Pearl Buck's novel The Good Earth was the best-selling fiction book in the U.S. in 1931 and 1932, and won the Pulitzer Prize in 1932. In 1938, she was awarded the Nobel Prize in Literature, "for her rich and truly epic descriptions of peasant life in China and for her biographical masterpieces."
From her 1958 Q & A with Mike Wallace on ABC's The Mike Wallace Interview:
WALLACE: If you're curious to know what Pearl Buck thinks of American women and their husbands, why she says "Most women make their homes their graves" and why she attacks our devotion to "sex appeal" and "romance", we'll go after those stories in just a moment. My name is Mike Wallace, the cigarette is Parliament, another fine product of the Philip Morris Company.The Good Earth by Pearl Buck is one of the Tiger Mother's 5 best books on being a Mother.
WALLACE: And now to our story.....Ever since she began writing as a young woman in China where she was raised by her missionary parents, Pearl Buck has been intrigued by the "battle between the sexes". This contest has become a major social problem in the United States as women find themselves torn between career and marriage, between independence and security, between emancipation and conventional morality. As a wife and mother and author of "Good Earth" and about forty other works, Pearl Buck has apparently had the best of both possible worlds. Miss Buck, in view of your remarkable career, first of all, let me ask you this. Earlier this week you told our reporter this. You said: "Most women are making their homes their graves". What did you mean by that?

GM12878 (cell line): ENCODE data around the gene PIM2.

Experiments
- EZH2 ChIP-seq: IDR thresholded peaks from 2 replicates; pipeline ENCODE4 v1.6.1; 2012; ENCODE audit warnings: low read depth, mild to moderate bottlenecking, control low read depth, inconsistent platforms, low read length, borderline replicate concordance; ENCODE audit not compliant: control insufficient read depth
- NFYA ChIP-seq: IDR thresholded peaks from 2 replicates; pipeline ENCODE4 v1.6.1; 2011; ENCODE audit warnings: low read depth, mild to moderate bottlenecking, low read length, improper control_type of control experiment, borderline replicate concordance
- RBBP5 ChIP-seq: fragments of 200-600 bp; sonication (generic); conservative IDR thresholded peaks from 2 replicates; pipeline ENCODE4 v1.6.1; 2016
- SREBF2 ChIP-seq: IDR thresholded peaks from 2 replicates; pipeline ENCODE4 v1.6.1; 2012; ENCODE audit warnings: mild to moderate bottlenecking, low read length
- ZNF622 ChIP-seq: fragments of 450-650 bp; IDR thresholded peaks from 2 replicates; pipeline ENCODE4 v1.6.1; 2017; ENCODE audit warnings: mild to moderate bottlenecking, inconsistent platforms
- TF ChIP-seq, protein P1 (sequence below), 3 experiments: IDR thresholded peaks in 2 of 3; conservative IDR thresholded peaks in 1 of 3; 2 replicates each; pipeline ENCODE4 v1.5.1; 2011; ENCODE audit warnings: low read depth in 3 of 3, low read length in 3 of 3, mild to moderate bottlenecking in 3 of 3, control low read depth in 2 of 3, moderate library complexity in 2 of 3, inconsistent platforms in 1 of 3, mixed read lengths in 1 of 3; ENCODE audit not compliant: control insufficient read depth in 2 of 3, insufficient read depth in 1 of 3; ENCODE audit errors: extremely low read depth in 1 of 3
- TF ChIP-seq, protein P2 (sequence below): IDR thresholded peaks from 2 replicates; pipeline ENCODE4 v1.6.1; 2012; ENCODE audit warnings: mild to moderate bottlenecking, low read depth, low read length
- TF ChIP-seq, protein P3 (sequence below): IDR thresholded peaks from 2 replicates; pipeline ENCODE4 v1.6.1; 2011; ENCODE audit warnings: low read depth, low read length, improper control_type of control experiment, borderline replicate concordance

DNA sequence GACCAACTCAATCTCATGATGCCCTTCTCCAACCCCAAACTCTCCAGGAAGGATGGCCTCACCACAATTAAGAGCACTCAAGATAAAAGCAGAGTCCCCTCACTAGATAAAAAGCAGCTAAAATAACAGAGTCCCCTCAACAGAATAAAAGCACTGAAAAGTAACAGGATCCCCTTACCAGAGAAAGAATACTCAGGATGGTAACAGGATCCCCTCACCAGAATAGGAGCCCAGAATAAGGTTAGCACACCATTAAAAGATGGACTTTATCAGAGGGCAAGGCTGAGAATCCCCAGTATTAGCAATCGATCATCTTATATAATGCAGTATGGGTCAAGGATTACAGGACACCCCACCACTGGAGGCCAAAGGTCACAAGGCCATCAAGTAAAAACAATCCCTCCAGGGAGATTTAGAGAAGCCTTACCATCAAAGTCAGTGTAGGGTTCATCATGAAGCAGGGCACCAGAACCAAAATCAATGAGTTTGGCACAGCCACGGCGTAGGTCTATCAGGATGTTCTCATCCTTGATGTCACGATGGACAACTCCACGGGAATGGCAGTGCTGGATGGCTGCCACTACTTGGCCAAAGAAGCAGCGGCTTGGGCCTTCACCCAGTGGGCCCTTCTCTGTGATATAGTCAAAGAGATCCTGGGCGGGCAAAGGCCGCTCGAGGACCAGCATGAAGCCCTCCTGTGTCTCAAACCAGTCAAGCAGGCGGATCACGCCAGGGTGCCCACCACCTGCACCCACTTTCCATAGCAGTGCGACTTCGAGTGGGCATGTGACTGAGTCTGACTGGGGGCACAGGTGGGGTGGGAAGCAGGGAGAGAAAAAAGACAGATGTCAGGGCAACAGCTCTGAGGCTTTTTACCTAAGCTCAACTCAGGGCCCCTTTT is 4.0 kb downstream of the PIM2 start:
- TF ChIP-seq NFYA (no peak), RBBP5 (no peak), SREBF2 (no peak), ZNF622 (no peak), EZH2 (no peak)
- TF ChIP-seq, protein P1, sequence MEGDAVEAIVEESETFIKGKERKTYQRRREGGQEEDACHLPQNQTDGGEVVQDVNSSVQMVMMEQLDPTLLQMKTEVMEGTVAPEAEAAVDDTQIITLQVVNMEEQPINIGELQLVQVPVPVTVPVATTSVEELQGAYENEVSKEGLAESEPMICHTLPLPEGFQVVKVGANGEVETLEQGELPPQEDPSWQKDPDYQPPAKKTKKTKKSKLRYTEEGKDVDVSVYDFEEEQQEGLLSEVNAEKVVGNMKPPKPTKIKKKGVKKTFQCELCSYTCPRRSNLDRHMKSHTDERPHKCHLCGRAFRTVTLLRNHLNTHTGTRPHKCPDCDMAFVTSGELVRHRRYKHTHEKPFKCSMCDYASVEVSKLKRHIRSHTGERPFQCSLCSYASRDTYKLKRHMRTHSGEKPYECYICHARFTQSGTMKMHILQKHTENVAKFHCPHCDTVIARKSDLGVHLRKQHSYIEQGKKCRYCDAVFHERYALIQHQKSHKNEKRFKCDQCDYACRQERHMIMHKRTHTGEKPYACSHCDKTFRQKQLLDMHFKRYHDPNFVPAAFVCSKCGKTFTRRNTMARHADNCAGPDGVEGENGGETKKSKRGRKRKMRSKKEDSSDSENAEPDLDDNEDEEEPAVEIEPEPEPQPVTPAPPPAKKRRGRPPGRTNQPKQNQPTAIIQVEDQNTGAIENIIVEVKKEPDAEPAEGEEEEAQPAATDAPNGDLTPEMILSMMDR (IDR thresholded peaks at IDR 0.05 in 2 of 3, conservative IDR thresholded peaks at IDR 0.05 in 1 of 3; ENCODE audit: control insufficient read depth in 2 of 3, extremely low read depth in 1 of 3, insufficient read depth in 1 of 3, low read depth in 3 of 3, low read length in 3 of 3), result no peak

BUCK: Well I suppose I meant that they bury themselves there when they don't need to. Of course I believe in home you know.
WALLACE: Well of course you believe in home, but when you say they bury themselves there, would you be more specific with so that we could understand it a little.....
BUCK: Well I think I -- what I meant by that was that they can fulfill all the obligations and the joys of home and at the same time be citizens of their nation and of the world.
WALLACE: And you feel that women insufficiently do that, is that the point?
BUCK: Well, to an extent I think so.
WALLACE: You said, if I may, you said that you had said, you have women who can think only how to flatter their men and who cater to their stomachs and their every whim, that's an insult for any woman.
BUCK: Well, I think that's an insult for a man...[read on]